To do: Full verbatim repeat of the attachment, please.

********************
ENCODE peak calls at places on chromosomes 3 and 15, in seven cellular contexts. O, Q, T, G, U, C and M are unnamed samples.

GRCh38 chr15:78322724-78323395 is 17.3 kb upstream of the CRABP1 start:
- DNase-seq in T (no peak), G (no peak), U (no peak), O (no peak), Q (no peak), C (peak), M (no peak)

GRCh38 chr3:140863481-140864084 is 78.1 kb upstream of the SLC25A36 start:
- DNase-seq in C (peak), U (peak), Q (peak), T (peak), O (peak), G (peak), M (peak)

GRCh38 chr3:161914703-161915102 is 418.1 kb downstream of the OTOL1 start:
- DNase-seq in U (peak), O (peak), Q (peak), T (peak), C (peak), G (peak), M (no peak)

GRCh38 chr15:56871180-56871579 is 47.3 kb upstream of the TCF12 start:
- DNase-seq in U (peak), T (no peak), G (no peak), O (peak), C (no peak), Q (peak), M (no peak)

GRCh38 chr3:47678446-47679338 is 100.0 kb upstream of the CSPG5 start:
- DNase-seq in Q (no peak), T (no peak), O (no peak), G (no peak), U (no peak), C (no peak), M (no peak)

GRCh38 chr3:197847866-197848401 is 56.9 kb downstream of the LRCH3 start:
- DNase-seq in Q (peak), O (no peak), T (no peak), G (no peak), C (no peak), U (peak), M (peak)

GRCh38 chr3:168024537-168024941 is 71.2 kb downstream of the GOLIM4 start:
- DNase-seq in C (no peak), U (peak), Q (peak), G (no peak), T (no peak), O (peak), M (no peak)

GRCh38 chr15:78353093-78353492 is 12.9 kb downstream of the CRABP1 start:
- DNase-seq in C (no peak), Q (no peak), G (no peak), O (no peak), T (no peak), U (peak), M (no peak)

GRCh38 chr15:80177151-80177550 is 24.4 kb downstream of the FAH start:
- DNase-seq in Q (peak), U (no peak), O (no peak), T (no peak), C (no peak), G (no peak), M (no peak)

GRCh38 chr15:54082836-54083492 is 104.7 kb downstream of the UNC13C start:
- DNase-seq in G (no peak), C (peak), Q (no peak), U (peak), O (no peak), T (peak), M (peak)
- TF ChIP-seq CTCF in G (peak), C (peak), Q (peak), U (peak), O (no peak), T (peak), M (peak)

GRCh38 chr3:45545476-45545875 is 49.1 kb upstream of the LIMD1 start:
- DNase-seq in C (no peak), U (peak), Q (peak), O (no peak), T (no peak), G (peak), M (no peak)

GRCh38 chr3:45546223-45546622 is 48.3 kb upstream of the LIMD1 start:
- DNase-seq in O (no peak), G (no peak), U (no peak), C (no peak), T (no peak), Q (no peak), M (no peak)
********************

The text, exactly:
ENCODE peak calls at places on chromosomes 3 and 15, in seven cellular contexts. O, Q, T, G, U, C and M are unnamed samples.

GRCh38 chr15:78322724-78323395 is 17.3 kb upstream of the CRABP1 start:
- DNase-seq in T (no peak), G (no peak), U (no peak), O (no peak), Q (no peak), C (peak), M (no peak)

GRCh38 chr3:140863481-140864084 is 78.1 kb upstream of the SLC25A36 start:
- DNase-seq in C (peak), U (peak), Q (peak), T (peak), O (peak), G (peak), M (peak)

GRCh38 chr3:161914703-161915102 is 418.1 kb downstream of the OTOL1 start:
- DNase-seq in U (peak), O (peak), Q (peak), T (peak), C (peak), G (peak), M (no peak)

GRCh38 chr15:56871180-56871579 is 47.3 kb upstream of the TCF12 start:
- DNase-seq in U (peak), T (no peak), G (no peak), O (peak), C (no peak), Q (peak), M (no peak)

GRCh38 chr3:47678446-47679338 is 100.0 kb upstream of the CSPG5 start:
- DNase-seq in Q (no peak), T (no peak), O (no peak), G (no peak), U (no peak), C (no peak), M (no peak)

GRCh38 chr3:197847866-197848401 is 56.9 kb downstream of the LRCH3 start:
- DNase-seq in Q (peak), O (no peak), T (no peak), G (no peak), C (no peak), U (peak), M (peak)

GRCh38 chr3:168024537-168024941 is 71.2 kb downstream of the GOLIM4 start:
- DNase-seq in C (no peak), U (peak), Q (peak), G (no peak), T (no peak), O (peak), M (no peak)

GRCh38 chr15:78353093-78353492 is 12.9 kb downstream of the CRABP1 start:
- DNase-seq in C (no peak), Q (no peak), G (no peak), O (no peak), T (no peak), U (peak), M (no peak)

GRCh38 chr15:80177151-80177550 is 24.4 kb downstream of the FAH start:
- DNase-seq in Q (peak), U (no peak), O (no peak), T (no peak), C (no peak), G (no peak), M (no peak)

GRCh38 chr15:54082836-54083492 is 104.7 kb downstream of the UNC13C start:
- DNase-seq in G (no peak), C (peak), Q (no peak), U (peak), O (no peak), T (peak), M (peak)
- TF ChIP-seq CTCF in G (peak), C (peak), Q (peak), U (peak), O (no peak), T (peak), M (peak)

GRCh38 chr3:45545476-45545875 is 49.1 kb upstream of the LIMD1 start:
- DNase-seq in C (no peak), U (peak), Q (peak), O (no peak), T (no peak), G (peak), M (no peak)

GRCh38 chr3:45546223-45546622 is 48.3 kb upstream of the LIMD1 start:
- DNase-seq in O (no peak), G (no peak), U (no peak), C (no peak), T (no peak), Q (no peak), M (no peak)